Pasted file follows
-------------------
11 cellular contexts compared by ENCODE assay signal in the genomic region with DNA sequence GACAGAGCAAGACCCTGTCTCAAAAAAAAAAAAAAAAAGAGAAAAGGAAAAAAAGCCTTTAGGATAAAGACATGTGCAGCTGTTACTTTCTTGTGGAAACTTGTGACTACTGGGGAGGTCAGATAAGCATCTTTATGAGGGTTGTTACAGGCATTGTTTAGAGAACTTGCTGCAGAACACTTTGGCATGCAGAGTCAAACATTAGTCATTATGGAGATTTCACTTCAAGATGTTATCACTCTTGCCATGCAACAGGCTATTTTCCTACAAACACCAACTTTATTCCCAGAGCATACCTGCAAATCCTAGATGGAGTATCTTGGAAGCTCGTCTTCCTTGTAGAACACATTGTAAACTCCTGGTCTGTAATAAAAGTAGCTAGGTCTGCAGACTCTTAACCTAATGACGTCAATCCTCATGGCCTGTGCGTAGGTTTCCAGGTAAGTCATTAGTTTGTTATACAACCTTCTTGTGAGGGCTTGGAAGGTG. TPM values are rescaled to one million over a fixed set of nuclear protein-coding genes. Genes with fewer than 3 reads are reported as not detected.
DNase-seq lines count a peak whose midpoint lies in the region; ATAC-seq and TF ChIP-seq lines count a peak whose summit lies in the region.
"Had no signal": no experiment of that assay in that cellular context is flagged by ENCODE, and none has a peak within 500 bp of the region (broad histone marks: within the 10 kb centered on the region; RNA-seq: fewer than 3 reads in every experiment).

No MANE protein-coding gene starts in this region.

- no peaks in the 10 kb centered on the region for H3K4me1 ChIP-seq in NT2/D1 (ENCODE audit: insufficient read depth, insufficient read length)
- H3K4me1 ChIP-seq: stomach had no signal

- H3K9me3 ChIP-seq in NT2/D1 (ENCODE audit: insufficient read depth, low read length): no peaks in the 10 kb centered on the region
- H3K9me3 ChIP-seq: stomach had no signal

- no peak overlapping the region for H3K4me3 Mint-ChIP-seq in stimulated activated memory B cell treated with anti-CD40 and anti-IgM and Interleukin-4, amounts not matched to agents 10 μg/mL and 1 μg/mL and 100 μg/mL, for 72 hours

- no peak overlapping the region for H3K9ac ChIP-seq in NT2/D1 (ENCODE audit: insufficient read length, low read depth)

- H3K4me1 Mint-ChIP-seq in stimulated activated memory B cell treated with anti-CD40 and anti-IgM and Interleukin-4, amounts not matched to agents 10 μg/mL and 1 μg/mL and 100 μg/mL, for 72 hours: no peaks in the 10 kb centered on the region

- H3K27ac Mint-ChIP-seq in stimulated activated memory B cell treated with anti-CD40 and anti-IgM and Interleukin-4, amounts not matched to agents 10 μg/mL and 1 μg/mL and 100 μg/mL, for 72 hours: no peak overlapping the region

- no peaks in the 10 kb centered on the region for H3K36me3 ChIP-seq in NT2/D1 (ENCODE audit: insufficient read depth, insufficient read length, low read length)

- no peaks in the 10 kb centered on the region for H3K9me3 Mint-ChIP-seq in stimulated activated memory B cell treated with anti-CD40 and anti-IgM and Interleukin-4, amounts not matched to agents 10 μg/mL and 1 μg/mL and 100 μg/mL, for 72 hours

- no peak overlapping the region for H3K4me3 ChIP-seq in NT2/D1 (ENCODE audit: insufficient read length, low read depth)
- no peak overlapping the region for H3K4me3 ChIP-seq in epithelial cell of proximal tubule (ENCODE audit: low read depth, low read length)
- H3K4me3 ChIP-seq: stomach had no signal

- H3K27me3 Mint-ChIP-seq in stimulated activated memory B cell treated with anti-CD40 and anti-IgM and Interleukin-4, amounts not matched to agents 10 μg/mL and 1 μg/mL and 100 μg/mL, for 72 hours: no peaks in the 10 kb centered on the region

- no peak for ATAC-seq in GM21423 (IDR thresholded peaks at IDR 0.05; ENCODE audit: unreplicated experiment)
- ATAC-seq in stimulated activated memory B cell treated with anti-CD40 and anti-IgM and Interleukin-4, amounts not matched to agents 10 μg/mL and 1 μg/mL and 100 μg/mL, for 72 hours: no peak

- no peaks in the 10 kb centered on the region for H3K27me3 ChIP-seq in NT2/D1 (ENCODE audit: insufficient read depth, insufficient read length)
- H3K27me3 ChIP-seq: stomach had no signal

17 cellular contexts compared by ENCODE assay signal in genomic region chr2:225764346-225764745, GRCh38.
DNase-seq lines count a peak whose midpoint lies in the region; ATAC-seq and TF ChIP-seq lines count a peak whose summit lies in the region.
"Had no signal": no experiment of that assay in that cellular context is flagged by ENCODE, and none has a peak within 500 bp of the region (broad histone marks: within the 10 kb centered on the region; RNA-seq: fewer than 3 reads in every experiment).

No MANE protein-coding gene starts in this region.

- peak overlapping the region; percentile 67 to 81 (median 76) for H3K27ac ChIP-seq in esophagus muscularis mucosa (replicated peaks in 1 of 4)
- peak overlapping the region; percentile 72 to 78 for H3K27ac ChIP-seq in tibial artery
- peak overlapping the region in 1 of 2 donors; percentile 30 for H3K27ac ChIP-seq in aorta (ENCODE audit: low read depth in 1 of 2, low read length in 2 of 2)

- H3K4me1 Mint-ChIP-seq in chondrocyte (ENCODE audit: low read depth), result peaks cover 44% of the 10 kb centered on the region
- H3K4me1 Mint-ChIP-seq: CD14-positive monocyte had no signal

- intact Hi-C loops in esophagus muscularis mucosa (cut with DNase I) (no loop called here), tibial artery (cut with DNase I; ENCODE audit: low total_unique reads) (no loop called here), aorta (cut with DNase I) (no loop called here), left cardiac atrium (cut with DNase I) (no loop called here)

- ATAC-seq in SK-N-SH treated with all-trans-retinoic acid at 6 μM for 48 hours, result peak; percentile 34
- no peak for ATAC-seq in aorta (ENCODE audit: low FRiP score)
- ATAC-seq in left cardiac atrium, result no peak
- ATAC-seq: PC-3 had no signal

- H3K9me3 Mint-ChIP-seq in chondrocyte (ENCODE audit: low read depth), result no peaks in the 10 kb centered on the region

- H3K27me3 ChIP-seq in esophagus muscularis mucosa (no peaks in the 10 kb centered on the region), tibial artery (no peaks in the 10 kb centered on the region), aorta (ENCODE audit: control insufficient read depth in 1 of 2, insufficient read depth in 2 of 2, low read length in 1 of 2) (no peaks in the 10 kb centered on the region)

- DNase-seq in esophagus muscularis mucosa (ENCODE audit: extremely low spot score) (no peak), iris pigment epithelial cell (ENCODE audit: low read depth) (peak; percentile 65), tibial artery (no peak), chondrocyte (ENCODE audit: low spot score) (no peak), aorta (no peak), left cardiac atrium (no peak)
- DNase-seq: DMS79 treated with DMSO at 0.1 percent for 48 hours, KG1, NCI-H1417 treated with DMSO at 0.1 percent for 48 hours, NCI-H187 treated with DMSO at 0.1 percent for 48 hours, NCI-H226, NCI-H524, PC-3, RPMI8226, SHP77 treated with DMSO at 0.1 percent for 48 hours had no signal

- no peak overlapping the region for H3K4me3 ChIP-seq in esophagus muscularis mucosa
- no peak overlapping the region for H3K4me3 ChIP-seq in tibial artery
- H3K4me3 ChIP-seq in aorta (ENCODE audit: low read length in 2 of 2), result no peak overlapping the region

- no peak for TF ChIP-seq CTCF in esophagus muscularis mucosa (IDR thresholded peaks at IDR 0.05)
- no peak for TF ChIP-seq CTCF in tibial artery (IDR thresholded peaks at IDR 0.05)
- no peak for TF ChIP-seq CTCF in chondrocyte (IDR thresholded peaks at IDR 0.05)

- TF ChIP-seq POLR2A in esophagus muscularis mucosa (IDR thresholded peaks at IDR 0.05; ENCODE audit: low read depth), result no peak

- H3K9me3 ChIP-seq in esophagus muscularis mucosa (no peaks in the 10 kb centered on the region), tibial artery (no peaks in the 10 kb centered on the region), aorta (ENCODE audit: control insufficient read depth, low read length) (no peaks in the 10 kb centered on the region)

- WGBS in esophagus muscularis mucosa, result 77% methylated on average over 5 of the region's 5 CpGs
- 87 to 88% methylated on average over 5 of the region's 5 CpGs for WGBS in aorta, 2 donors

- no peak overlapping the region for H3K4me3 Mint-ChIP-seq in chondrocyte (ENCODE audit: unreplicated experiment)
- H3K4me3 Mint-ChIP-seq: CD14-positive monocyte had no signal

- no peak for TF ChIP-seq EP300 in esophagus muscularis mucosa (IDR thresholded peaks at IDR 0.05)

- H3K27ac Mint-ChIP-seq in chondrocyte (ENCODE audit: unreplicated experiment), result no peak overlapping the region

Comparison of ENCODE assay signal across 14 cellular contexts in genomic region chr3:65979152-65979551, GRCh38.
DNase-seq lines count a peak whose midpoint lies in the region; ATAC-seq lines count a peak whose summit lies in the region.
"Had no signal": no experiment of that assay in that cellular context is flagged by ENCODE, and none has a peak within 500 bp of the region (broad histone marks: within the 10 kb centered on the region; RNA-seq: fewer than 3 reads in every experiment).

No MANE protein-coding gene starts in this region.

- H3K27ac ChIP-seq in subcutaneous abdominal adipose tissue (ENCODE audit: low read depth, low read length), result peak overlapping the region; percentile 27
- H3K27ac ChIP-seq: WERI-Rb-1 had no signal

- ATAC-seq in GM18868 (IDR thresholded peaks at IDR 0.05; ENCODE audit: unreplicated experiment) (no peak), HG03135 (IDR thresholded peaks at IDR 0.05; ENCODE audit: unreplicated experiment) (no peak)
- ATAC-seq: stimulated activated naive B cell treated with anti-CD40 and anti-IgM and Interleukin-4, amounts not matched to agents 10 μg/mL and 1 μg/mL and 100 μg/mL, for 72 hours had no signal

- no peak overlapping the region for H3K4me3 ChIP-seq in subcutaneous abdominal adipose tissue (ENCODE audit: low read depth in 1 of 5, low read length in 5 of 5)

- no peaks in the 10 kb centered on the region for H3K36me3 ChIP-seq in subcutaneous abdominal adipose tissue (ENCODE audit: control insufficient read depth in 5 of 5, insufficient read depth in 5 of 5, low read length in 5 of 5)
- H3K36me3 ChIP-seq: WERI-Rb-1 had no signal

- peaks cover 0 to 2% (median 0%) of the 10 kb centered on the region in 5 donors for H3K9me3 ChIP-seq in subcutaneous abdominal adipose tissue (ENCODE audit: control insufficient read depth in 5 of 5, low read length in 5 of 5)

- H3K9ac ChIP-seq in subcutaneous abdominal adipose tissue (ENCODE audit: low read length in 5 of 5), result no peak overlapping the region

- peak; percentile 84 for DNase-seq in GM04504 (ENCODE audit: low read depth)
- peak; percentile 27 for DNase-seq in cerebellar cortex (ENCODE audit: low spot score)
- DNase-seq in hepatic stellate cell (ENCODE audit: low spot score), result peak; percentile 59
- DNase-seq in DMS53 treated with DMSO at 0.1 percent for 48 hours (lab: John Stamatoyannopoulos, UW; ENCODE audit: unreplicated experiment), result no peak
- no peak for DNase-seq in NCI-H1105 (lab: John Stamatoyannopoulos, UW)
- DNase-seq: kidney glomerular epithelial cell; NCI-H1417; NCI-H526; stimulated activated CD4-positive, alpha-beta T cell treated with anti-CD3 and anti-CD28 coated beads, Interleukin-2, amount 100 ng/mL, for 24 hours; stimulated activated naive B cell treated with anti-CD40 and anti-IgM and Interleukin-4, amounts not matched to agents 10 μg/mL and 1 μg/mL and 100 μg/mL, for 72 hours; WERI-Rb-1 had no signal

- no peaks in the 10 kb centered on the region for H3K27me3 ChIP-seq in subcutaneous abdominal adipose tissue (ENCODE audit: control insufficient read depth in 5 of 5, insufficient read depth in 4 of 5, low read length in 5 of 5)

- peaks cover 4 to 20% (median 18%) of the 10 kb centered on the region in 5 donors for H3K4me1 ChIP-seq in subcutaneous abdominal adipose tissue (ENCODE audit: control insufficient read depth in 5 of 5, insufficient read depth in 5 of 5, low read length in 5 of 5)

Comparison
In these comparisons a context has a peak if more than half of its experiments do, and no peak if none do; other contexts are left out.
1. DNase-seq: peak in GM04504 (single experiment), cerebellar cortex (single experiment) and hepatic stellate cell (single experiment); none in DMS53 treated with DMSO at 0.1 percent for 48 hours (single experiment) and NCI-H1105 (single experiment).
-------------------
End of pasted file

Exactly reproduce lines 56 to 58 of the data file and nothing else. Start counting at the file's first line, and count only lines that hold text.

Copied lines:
DNase-seq lines count a peak whose midpoint lies in the region; ATAC-seq lines count a peak whose summit lies in the region.
"Had no signal": no experiment of that assay in that cellular context is flagged by ENCODE, and none has a peak within 500 bp of the region (broad histone marks: within the 10 kb centered on the region; RNA-seq: fewer than 3 reads in every experiment).

No MANE protein-coding gene starts in this region.